We invited several local teachers to share both the personal aims that guide their practice and their understanding of the goals of the Buddhist Path. We asked them the following questions: What is the goal of Buddhist practice? What do you personally hope to achieve through your practice? What is a reasonable way to assess our progress – how can we tell if we are on track? How can we work skillfully with goals in the context of mindfulness-based practices that emphasize present moment awareness? This series will explore both the ultimate and relative goals of Buddhist practice. It will address the benefits and limitations of having goals, and explore some related practice issues: comparing, expectations, craving for attainments, inspiration, and the potential for discouragement. Join us for an illuminating look into some aspects of your practice you may never have considered!
2016-04-26 Lessons from the Quarrel at Kosambi 39:23
Tony Bernhard gave the third talk in a seven-week series on lesser known Buddhist teachings titled "Thus Have I Heard." This talks discusses the problems surrounding quarrels and disputes, and the suffering that results from clinging to views.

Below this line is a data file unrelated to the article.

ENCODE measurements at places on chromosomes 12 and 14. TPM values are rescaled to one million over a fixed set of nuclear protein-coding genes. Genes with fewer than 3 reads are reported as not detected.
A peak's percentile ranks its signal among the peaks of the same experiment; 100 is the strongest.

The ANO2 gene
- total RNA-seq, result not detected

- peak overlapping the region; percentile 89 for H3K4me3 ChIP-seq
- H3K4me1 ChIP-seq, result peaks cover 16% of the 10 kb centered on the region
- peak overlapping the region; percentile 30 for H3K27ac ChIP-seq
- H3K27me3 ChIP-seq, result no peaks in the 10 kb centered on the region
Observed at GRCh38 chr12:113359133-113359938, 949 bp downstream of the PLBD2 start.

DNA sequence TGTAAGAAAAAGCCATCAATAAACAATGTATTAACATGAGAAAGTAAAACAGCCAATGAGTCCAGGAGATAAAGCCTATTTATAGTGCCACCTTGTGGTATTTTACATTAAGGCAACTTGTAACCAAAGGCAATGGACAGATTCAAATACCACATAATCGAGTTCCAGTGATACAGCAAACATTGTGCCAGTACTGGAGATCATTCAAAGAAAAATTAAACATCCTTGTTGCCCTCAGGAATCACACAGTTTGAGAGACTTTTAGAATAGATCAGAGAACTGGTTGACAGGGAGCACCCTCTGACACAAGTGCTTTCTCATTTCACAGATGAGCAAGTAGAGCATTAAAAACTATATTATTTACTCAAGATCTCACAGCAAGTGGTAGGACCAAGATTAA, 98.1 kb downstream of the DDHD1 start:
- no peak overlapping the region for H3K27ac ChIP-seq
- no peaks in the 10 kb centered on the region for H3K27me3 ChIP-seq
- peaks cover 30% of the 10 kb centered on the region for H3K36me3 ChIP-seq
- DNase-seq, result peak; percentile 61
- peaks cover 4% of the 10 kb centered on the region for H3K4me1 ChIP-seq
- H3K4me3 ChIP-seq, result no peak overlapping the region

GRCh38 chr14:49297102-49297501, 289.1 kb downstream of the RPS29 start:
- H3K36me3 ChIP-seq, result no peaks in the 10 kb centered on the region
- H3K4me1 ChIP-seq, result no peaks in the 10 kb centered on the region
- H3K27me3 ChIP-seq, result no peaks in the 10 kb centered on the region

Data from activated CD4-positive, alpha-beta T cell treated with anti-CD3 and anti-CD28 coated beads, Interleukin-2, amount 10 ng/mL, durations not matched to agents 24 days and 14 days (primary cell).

In collection: Thus Have I Heard
2016-04-12 Thus Have I Heard 5:01:05
with Andrea Fella, Diana Clark, Kim Allen, Nona Olivia, Sean Feit Oakes, Shaila Catherine
The Pali Canon includes over 5,000 discourses that document conversations and encounters that occurred during forty years of the Buddha's ministry. Over the centuries, certain teachings have risen to the surface with popularity and come to characterize our impression of what the Buddha taught. However, the vast collection of source material reaches beyond these well known teachings. For this speaker series, IMSB has invited teachers to focus on teachings that have been largely neglected by contemporary Buddhist groups. Each talk will share a lesser-known teaching, event, or instruction that will enrich our comprehension of what the Buddha taught. We will discover whether broadening our source material reinforces the dominant view of Buddhist practice or paints a different picture of meditation and the path of liberation.
2016-01-26 Recollection of the Dhamma 45:46